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Ray Dalio: Fed Should Look Beyond Average Stats

Financial conditions for white men without a college education have “deteriorated significantly,” according to the Bridgewater Associates founder.

  • Alicia McElhaney

Bridgewater Associates founder Ray Dalio said Monday in a LinkedIn post that “average statistics” are giving policymakers an incomplete picture of economic conditions as they no longer reflect the average person.

The world’s largest hedge fund is taking a closer look at the U.S. population by focusing on two groups based on wealth: the bottom 60 percent and the top 40 percent, according to the post from Dalio, Bridgewater’s chairman and chief investment officer. The billionaire is urging the Federal Reserve to consider the less fortunate when making policies because the increasing disparity in financial conditions may result in a misreading of economic health.

“To understand what’s going on in ‘the economy,’ it is a serious mistake to look at average statistics,” Dalio wrote. “Average statistics camouflage what is happening in the economy, which could lead to dangerous miscalculations, most importantly by policy makers.”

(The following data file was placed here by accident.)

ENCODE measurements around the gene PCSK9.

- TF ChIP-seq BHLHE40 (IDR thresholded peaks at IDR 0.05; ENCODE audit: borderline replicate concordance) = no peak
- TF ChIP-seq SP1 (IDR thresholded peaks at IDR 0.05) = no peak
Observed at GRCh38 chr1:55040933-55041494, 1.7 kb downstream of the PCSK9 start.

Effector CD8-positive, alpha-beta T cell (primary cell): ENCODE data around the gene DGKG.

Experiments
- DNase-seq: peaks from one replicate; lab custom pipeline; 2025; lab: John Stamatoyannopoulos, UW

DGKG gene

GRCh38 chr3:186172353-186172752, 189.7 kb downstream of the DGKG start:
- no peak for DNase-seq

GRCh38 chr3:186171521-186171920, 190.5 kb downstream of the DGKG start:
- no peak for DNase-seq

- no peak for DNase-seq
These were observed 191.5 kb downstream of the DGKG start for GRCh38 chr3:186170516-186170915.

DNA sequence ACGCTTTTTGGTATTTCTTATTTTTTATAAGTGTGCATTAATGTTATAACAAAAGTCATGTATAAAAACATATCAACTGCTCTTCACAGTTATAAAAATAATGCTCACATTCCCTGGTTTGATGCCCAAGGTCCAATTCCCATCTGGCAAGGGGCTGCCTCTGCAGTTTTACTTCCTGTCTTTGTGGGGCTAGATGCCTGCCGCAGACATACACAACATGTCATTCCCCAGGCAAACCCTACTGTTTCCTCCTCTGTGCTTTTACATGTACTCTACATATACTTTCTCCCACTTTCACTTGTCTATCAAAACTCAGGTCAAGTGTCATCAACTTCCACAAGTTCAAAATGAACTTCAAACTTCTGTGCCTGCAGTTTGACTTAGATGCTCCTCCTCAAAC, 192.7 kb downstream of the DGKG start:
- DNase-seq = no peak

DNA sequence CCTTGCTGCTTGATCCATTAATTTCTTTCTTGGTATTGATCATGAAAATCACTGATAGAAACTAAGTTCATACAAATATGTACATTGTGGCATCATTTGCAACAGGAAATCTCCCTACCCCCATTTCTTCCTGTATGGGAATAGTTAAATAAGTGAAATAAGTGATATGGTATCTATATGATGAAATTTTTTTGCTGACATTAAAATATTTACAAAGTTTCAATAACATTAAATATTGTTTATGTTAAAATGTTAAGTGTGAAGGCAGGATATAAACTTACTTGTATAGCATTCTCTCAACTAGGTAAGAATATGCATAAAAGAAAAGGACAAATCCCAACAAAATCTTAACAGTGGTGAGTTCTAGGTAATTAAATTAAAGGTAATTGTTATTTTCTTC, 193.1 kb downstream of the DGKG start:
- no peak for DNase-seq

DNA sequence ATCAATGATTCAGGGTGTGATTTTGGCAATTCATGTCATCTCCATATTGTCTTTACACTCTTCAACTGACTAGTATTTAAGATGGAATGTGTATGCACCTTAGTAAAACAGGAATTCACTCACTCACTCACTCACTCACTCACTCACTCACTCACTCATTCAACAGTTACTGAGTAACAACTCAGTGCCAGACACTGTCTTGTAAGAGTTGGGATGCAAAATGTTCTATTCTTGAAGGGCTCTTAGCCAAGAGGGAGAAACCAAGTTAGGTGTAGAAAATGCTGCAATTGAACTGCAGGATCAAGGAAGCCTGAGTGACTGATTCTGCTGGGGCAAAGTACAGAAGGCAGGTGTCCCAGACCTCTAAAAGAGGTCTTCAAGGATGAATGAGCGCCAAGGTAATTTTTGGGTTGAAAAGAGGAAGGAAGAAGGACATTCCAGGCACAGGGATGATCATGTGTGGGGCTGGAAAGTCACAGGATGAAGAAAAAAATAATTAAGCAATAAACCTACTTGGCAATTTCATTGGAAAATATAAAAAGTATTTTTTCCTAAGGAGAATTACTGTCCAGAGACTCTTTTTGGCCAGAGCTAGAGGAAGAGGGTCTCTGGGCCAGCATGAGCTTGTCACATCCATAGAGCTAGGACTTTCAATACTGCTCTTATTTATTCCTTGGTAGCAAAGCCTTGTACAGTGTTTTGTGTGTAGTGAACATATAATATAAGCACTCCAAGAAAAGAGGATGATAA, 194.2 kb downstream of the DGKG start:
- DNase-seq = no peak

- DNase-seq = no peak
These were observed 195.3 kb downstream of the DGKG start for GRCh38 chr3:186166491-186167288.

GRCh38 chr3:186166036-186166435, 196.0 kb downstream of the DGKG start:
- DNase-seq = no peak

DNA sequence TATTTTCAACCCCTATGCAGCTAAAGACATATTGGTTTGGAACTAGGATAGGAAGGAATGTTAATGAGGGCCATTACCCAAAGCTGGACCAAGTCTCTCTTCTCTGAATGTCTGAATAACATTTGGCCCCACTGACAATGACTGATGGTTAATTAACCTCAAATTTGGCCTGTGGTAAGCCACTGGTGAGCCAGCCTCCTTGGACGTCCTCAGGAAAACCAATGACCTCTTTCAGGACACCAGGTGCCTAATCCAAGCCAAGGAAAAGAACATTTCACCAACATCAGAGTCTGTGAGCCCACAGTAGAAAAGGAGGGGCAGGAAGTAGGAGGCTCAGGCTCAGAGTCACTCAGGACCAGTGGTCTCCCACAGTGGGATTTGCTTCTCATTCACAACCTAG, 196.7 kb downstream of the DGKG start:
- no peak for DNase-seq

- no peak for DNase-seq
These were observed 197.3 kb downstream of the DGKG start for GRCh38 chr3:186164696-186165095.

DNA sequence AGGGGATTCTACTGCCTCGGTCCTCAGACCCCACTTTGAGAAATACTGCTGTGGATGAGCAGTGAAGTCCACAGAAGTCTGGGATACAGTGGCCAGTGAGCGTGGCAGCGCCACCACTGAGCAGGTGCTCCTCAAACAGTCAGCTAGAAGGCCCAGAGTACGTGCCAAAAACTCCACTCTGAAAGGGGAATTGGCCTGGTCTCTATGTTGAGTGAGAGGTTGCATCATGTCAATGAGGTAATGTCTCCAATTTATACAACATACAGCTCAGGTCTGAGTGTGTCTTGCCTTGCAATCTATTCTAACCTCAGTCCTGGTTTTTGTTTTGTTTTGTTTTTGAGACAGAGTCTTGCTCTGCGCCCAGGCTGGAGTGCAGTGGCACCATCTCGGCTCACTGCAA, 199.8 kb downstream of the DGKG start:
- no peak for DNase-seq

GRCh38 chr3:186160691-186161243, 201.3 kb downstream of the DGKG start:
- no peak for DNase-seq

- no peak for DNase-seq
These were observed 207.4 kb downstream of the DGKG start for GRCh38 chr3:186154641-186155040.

The bottom 60 percent of the population is struggling in part because of low income growth, a decline in manufacturing jobs, health concerns and inadequate retirement savings, according to his LinkedIn post. They’re also receiving a “much worse education” than those who can afford more expensive tuitions, he said.

Dalio has been using the networking website more frequently this year to weigh in on the economy and political climate. In August, Dalio wrote that the country is at its most divided politically and economically since 1937. In his latest post, he digs more deeply into these divisions.

[II Deep Dive: Ray Dalio: United States Most Divided Since 1937]

Conditions for white men without a college education have “deteriorated significantly” over the past 30 years, Dalio wrote, saying the group “swung most strongly to help elect” President Donald Trump. The bottom 60 percent increasingly believes that others will take advantage of them, he said, while only about a third of the group saves income.

“If you give rich people more money, they probably won’t spend much of it, whereas if you give poorer people more money, they will probably spend more of it, each motivated by the extent of their unmet needs and desires,” he wrote.

Dalio said he would monitor the 60 percent closely if he were running the Fed, as an economic downturn would likely have severe social and political consequences.

“Having this perspective will be very important for those who determine fiscal policies and for investors concerned with their wealth management,” he wrote. “We expect the stress between the two economies to intensify over the next 5 to 10 years.”